4.7. Susceptibility to ketoconazole

The susceptibility details of tested isolates to ketoconazole were shown in Table 2. As shown 26.9%, 53.8% and 19.4% of isolates were respectively resistant, dose dependent and sensitive to ketoconazole. Totally 53.4% and 56% of C. albicans and C. glabrata were dose dependent to ketoconazole, respectively. In the present study 32.8% and 13.8% of C. albicans were respectively resistant and sensitive to ketoconazole compared to 16.0% and 28.8% of C. glabrata.

5. Discussion

Fungal UTI has become an important nosocomial infection over the past decades among hospitalized patients. In addition, the extensive use of antifungals in hospitals may be a risk of emergence of resistant fungal strains (17, 18). For example, fluconazole is an important antifungal drug that is usually used to treat systemic fungal infections caused by Candida species. In addition, prophylaxis against systemic fungal diseases is also more prevalent by fluconazole.

The susceptibility of Candida species to frequently used antifungal drugs has various degrees. It has been reported that non-albicans species, C. glabrata, C. tropicalis, C. krusei, C. parapsilosis and C. lusitaniae have had higher resistance rates against fluconazole than C. albicans (19).

C. krusei is one of the rare isolates of candiduria that is basically resistant to fluconazole (20), however several reports have different results. It is important to note that in the present study C. krusei was dose dependent to amphotericine B, nystatin, and ketoconazole and sensitive to econazole. In addition, this isolate was quite resistant to both itraconazole and fluconazole antifungal drugs. Ozcelik et al. (18) have reported that this isolate is quite sensitive to amphotericine B, in contrast, Pfaller et al. (16) showed that C. krusei is resistant to amphotericine B. In addition, Cheng et al. (13) showed that several strains of C. krusei isolated from candidemia were resistant to amphotericine B. In a study conducted by Yang et al. (14) 70% of C. krusei isolates ,collected from different hospitals of several regions of Taiwan, were resistant to fluconazole. They concluded that different resistance rates to fluconazole associated with different conditions in hospitals of each region.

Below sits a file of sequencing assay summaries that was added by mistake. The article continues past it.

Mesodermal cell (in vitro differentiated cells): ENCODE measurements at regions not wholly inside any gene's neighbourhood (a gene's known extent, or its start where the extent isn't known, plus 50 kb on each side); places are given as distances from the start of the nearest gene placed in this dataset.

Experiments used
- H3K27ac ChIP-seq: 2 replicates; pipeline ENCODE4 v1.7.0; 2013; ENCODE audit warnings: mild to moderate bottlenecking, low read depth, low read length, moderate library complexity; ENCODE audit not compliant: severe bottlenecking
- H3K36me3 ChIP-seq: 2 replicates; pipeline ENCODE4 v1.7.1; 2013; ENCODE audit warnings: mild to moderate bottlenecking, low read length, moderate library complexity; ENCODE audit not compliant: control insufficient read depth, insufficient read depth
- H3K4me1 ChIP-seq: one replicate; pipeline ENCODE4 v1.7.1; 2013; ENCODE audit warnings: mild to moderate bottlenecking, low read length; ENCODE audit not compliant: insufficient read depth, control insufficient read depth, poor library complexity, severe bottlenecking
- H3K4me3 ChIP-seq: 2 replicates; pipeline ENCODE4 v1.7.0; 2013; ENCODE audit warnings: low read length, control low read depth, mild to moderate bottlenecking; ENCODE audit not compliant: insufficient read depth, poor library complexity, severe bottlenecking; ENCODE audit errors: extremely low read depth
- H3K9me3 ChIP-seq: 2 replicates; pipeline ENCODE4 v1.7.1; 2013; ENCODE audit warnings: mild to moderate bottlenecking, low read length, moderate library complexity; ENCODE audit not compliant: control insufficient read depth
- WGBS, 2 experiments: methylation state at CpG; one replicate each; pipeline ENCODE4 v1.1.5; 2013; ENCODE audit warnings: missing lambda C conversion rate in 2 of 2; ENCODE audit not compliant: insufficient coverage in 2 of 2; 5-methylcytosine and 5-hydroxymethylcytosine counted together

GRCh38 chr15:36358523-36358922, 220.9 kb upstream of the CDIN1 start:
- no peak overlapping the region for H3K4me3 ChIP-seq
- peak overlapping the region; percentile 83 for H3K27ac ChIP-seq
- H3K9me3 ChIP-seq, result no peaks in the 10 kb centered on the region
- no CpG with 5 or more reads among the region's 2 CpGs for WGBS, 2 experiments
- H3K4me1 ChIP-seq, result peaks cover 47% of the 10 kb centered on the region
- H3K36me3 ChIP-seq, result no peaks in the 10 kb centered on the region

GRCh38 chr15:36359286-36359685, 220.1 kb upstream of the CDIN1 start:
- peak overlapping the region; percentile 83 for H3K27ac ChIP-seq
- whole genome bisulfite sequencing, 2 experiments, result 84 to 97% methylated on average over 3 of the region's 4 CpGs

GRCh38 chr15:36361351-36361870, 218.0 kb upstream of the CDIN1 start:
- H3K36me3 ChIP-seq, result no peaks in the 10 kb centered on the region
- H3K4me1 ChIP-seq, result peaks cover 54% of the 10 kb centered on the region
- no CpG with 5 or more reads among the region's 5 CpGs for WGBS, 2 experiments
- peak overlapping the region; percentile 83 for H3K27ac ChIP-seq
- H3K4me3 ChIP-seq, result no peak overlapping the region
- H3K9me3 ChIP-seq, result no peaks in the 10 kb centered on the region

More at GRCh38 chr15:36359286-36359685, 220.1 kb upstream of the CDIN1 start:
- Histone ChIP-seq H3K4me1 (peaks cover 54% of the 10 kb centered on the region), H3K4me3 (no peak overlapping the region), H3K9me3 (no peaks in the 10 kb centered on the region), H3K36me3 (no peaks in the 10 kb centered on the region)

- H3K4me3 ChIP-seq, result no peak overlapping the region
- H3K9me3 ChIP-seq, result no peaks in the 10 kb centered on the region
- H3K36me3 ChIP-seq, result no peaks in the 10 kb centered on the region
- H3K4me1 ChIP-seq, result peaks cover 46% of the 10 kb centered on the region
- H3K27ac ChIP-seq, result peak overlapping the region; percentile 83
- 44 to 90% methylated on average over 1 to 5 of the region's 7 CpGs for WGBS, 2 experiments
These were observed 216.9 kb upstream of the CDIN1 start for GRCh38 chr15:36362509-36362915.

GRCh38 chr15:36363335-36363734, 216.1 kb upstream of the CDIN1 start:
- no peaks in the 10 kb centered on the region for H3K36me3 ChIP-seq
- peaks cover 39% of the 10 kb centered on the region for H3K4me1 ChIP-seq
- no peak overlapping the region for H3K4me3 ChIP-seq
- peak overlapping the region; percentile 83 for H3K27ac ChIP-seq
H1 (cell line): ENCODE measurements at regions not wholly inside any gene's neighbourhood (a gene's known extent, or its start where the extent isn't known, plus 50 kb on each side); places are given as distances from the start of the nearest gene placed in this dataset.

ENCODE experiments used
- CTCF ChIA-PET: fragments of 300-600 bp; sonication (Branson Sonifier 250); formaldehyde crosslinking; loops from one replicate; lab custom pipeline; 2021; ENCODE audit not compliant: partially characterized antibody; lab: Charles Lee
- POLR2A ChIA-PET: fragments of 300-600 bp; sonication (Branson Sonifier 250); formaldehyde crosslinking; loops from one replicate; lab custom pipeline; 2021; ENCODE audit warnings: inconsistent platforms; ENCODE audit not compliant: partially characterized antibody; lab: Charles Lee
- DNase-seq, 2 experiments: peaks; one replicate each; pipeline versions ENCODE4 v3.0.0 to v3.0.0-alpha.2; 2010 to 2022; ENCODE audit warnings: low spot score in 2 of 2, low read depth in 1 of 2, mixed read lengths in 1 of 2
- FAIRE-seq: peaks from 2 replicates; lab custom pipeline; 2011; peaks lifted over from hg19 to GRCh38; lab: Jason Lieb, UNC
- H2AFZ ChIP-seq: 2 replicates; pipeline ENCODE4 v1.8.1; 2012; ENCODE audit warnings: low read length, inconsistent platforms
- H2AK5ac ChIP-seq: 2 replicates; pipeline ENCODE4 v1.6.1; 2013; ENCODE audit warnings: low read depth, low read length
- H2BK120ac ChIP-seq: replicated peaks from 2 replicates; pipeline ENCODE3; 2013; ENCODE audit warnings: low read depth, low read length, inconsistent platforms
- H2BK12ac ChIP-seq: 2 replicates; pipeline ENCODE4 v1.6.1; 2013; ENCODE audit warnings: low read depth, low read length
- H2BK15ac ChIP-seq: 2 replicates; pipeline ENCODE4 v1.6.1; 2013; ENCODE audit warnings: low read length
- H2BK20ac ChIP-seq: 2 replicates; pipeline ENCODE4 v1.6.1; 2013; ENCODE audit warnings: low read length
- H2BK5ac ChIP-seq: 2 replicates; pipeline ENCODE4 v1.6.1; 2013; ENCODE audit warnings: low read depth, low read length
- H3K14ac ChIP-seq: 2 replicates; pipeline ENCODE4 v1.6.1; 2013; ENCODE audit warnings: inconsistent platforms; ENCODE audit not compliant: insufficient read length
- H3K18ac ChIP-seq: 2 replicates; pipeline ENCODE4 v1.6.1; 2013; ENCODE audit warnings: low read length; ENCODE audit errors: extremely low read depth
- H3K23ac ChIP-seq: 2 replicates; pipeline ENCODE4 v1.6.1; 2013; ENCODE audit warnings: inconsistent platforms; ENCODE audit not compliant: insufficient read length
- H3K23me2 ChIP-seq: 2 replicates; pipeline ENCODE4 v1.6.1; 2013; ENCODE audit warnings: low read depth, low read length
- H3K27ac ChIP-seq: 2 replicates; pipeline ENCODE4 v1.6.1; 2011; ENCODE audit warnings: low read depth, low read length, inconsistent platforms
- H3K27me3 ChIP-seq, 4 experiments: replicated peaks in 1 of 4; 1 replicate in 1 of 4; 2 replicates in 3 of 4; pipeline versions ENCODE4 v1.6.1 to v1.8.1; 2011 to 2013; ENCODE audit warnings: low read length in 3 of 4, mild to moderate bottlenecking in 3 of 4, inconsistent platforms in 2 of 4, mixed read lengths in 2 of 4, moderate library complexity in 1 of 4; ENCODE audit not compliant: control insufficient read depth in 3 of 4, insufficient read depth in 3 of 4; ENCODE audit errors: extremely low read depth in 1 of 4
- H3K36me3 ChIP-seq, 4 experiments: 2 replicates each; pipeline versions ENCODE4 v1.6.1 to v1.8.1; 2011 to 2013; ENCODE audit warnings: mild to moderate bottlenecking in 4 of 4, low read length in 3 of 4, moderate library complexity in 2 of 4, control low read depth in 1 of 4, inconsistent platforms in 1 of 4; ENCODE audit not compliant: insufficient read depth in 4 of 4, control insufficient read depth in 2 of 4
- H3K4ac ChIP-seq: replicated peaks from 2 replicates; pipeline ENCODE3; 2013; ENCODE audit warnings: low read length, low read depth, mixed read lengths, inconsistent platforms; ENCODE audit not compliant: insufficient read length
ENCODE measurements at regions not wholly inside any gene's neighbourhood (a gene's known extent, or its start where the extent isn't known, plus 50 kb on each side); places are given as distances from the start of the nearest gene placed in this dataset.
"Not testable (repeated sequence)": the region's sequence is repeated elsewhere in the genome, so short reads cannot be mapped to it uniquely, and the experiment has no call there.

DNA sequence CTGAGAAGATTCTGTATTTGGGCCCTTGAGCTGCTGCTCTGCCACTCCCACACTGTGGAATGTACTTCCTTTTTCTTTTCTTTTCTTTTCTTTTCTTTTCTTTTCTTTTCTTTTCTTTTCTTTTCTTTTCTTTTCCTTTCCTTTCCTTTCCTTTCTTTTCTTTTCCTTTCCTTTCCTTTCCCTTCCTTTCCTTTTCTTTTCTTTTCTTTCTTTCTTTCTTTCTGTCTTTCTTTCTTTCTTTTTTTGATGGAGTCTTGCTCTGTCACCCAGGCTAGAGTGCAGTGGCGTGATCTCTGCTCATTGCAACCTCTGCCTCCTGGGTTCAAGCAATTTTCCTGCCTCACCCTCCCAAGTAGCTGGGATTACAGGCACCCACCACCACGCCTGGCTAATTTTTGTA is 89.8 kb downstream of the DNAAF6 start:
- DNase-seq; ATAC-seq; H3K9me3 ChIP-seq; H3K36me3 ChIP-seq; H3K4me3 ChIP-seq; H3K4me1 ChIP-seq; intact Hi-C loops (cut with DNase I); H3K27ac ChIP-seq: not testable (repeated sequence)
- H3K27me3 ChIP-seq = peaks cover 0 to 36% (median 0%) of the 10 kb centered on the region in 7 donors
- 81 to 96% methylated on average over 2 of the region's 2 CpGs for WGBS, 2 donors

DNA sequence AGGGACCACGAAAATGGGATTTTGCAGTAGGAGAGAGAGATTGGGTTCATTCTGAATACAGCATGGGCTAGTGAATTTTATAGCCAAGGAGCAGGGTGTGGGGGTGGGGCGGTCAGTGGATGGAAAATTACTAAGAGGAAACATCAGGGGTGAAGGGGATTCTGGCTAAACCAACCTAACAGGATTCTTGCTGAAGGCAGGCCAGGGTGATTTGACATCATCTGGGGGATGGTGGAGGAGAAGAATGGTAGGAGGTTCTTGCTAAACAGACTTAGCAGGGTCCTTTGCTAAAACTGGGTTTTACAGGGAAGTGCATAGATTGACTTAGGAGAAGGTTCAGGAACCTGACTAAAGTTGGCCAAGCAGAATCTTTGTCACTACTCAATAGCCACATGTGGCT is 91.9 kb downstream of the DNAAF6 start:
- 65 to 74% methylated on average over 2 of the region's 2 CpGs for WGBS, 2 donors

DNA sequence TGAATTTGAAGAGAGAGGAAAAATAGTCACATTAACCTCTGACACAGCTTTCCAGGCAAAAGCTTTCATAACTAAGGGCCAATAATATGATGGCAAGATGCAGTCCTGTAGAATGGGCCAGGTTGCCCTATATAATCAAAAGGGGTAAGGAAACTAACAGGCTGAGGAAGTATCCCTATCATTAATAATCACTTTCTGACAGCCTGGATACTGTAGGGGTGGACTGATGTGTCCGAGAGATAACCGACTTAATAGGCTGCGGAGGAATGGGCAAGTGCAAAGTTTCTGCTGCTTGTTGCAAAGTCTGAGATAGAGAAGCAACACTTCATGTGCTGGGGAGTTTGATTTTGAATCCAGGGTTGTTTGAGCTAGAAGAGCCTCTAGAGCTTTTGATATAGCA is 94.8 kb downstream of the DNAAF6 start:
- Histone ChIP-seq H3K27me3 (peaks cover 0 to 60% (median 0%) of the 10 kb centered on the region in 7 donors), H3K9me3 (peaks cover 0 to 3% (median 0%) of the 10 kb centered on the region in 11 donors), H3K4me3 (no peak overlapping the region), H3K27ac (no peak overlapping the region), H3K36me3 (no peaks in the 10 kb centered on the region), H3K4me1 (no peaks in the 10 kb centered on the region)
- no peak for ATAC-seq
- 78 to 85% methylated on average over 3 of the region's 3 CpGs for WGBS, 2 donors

The resistance rate of C. glabrata to fluconazole has gradually increased during last decades (19). Manzano-Gayosso et al. (4) study revealed that itraconazole, amphotericine B, and ketoconazole had less antifungal activity against C. glabrata isolates. In a study conducted by Laverdiere et al. (17), 4% of the Candida species isolated from different parts of ICUs patients were resistant to fluconazole and/or itraconazole. They believed that extensive use of antifungals in hospitals may be a risk of emergence of resistant fungal strains.

It is suggested by the current study that controlled surveys must be undertaken to optimize antifungal therapy based on characteristics of Candida strains. The current study indicated that 7.5% of C. glabrata isolates were resistant to fluconazole. It should be considered when C. glabrata is commonly isolated , fluconazole is a frequent choice for treatment and prevention of fungal diseases. The highest fluconazole sensitivity rates were recognized among C. albicans with 9.7%, while none of the isolates of C. tropicalis, C. krusei and Geotrichum spp. were susceptible.

Acknowledgements

Footnotes